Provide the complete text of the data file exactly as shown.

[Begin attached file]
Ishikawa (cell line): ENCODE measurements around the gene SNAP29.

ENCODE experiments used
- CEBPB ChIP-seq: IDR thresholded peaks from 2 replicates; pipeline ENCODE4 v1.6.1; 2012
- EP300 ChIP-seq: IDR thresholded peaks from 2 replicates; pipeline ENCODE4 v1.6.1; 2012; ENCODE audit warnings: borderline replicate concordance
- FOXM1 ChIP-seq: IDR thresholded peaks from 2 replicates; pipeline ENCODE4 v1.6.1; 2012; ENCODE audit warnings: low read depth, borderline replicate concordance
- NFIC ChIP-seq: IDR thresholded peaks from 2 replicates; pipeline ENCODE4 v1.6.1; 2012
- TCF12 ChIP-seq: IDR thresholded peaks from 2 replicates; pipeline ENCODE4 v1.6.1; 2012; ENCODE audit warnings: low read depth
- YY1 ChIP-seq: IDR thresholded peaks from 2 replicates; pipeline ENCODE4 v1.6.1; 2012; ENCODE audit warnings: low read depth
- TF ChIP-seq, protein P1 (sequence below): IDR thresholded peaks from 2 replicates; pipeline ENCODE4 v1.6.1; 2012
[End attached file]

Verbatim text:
Ishikawa (cell line): ENCODE measurements around the gene SNAP29.

ENCODE experiments used
- CEBPB ChIP-seq: IDR thresholded peaks from 2 replicates; pipeline ENCODE4 v1.6.1; 2012
- EP300 ChIP-seq: IDR thresholded peaks from 2 replicates; pipeline ENCODE4 v1.6.1; 2012; ENCODE audit warnings: borderline replicate concordance
- FOXM1 ChIP-seq: IDR thresholded peaks from 2 replicates; pipeline ENCODE4 v1.6.1; 2012; ENCODE audit warnings: low read depth, borderline replicate concordance
- NFIC ChIP-seq: IDR thresholded peaks from 2 replicates; pipeline ENCODE4 v1.6.1; 2012
- TCF12 ChIP-seq: IDR thresholded peaks from 2 replicates; pipeline ENCODE4 v1.6.1; 2012; ENCODE audit warnings: low read depth
- YY1 ChIP-seq: IDR thresholded peaks from 2 replicates; pipeline ENCODE4 v1.6.1; 2012; ENCODE audit warnings: low read depth
- TF ChIP-seq, protein P1 (sequence below): IDR thresholded peaks from 2 replicates; pipeline ENCODE4 v1.6.1; 2012